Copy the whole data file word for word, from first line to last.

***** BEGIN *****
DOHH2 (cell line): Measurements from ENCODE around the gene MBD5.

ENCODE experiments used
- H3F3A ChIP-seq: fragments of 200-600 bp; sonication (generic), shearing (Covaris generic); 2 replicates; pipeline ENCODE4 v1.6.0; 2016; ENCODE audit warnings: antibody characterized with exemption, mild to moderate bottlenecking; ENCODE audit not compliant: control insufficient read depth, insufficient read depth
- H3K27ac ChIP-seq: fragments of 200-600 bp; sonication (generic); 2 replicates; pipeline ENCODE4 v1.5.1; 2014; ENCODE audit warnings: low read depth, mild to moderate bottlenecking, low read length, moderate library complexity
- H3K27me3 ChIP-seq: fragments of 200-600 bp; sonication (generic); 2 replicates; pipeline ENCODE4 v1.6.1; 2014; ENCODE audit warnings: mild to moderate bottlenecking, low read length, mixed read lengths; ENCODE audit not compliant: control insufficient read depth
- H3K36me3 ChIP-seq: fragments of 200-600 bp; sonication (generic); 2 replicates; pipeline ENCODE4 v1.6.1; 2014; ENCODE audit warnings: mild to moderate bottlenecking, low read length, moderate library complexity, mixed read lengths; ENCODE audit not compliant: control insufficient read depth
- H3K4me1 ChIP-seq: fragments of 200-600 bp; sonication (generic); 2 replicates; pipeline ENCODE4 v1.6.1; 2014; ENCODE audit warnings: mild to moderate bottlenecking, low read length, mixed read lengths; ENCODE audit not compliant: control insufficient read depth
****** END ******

DOHH2 (cell line): Measurements from ENCODE around the gene MBD5.

ENCODE experiments used
- H3F3A ChIP-seq: fragments of 200-600 bp; sonication (generic), shearing (Covaris generic); 2 replicates; pipeline ENCODE4 v1.6.0; 2016; ENCODE audit warnings: antibody characterized with exemption, mild to moderate bottlenecking; ENCODE audit not compliant: control insufficient read depth, insufficient read depth
- H3K27ac ChIP-seq: fragments of 200-600 bp; sonication (generic); 2 replicates; pipeline ENCODE4 v1.5.1; 2014; ENCODE audit warnings: low read depth, mild to moderate bottlenecking, low read length, moderate library complexity
- H3K27me3 ChIP-seq: fragments of 200-600 bp; sonication (generic); 2 replicates; pipeline ENCODE4 v1.6.1; 2014; ENCODE audit warnings: mild to moderate bottlenecking, low read length, mixed read lengths; ENCODE audit not compliant: control insufficient read depth
- H3K36me3 ChIP-seq: fragments of 200-600 bp; sonication (generic); 2 replicates; pipeline ENCODE4 v1.6.1; 2014; ENCODE audit warnings: mild to moderate bottlenecking, low read length, moderate library complexity, mixed read lengths; ENCODE audit not compliant: control insufficient read depth
- H3K4me1 ChIP-seq: fragments of 200-600 bp; sonication (generic); 2 replicates; pipeline ENCODE4 v1.6.1; 2014; ENCODE audit warnings: mild to moderate bottlenecking, low read length, mixed read lengths; ENCODE audit not compliant: control insufficient read depth